Above all, Owen could not in his day foresee the emerging anarchy of capitalist production. The destructive force unleashed by the periodic paroxysms of capitalist crisis would not allow even a tiny oasis to carry out the systematic planning needed to build his egalitarian society. Indeed, these cooperative ventures with their more limited resources are among the first to be swept away, as later history showed. Many of the cooperative enterprises, built up by years of hard work and self-sacrifice, fell victim to the crises that the capitalist mode of production inevitably brings.
Owen started his first cooperative venture in 1800. By 1825, when he tried to develop New Harmony as an island of cooperation in a world torn by class antagonisms, the first worldwide capitalist economic crisis was under way.
Even the capitalist crisis of 1825, while short-lived, was universal in character. It vitally affected New Harmony because no community can stand alone in the face of such great devastation.
Communism as an idea has existed for centuries. Communist societies like New Harmony and New Lanark and hundreds of others were not an accident of history but a response to the meanness, inequality, poverty, etc., of class society.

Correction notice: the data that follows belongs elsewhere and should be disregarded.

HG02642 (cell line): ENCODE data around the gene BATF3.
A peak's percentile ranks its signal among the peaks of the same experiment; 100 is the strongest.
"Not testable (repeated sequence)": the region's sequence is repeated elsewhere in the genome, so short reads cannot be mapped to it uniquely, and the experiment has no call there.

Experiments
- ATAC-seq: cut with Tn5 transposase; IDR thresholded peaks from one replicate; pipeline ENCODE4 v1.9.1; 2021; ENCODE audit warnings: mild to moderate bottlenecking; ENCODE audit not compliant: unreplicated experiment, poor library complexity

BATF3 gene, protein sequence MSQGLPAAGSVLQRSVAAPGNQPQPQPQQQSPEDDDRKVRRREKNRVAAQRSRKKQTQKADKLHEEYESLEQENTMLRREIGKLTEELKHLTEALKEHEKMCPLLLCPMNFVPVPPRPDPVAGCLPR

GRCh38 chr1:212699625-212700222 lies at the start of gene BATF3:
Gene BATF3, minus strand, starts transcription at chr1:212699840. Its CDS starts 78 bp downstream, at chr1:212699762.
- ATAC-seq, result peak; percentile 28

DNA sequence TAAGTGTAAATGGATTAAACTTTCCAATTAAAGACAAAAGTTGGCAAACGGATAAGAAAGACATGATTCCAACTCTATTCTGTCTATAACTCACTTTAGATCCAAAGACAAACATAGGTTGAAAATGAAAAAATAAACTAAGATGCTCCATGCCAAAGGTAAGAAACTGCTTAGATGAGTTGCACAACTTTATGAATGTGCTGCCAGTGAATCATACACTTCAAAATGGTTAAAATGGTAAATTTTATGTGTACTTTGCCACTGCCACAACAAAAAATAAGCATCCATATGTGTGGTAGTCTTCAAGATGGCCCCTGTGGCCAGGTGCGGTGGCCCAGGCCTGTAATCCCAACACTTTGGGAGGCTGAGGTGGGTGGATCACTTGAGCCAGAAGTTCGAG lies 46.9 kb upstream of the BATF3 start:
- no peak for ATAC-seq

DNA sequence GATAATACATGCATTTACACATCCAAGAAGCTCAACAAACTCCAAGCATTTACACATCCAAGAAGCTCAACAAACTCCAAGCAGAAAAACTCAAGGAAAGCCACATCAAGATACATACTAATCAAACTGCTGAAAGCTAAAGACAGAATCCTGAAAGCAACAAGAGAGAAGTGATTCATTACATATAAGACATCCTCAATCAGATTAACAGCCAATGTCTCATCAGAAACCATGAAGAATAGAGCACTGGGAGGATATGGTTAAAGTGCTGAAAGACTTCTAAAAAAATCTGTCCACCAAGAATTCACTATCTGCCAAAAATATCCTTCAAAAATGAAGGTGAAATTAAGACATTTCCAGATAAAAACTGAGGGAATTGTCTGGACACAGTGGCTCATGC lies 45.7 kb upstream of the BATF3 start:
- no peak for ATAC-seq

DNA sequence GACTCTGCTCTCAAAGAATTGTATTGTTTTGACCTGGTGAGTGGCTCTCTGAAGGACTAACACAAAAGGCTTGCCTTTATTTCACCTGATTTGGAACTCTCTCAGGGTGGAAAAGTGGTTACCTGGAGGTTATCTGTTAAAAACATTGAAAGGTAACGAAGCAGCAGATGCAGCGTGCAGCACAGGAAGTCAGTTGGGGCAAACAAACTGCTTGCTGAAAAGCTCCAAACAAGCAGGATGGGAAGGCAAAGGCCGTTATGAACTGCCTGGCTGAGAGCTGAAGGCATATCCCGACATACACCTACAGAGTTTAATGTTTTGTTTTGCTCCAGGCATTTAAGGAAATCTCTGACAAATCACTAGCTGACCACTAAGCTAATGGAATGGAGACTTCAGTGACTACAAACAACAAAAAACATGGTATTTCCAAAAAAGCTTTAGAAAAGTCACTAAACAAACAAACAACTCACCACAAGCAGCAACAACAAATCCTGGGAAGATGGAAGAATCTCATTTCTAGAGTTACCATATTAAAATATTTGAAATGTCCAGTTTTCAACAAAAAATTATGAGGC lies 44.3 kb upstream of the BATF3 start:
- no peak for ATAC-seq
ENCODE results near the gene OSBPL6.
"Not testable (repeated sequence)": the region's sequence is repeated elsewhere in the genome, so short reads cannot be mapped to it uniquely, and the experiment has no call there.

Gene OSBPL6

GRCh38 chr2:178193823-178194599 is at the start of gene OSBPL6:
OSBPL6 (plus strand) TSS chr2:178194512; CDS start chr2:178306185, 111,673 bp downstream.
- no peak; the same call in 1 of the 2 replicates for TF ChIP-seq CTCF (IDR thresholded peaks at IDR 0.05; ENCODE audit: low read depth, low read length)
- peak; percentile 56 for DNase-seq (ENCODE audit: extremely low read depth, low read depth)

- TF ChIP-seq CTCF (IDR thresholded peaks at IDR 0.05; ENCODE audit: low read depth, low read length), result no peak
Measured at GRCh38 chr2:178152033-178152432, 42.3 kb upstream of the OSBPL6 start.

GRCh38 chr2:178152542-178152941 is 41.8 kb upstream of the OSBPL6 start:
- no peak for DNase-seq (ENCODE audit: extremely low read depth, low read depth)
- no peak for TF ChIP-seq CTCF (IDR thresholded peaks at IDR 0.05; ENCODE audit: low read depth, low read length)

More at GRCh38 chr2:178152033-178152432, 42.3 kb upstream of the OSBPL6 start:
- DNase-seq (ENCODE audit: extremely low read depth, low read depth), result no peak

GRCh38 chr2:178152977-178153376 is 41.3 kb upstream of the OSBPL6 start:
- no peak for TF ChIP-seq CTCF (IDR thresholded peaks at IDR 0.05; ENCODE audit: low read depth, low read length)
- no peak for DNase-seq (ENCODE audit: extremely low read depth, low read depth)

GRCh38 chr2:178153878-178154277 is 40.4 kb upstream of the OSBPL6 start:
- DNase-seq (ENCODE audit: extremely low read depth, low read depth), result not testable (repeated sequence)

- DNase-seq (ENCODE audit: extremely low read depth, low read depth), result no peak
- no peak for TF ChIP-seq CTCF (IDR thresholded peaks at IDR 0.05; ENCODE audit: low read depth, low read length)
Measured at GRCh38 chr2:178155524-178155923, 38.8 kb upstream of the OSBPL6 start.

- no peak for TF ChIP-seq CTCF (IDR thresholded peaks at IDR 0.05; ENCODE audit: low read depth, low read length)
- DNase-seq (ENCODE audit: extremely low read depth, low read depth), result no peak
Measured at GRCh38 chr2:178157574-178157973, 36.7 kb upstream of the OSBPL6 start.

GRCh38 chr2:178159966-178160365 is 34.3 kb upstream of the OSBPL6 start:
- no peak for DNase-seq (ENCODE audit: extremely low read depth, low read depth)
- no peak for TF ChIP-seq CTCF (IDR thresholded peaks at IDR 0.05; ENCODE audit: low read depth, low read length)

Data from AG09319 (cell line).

The roots of communism go much further back, however. They lie deep in the primary stage of the development of human society. Primary communism was the first form of social existence of the human species.
Lewis Henry Morgan’s writings on the communal life of the Iroquois in North America confirmed what the socialist movement in Europe had deduced about early societies elsewhere before written history: that there was a universal period when property was communal, there was no state, and the products of human labor were shared equitably. These conclusions have since been fortified by the study of Native peoples all over the Americas, Asia and Africa.
Primary communism based on food gathering and hunting succumbed to private ownership because it lacked the necessary concentration and development of the means of production. But private property, while more productive, also brought subjugation and degradation, first of women.
The discovery of the early communist societies refuted the canard assiduously cultivated by apologists for the bourgeoisie: that a planned society is utopian, that humankind cannot plan its own society on the basis of common ownership of the means of production and equitable distribution of the products of labor. People had done just that for hundreds of thousands of years.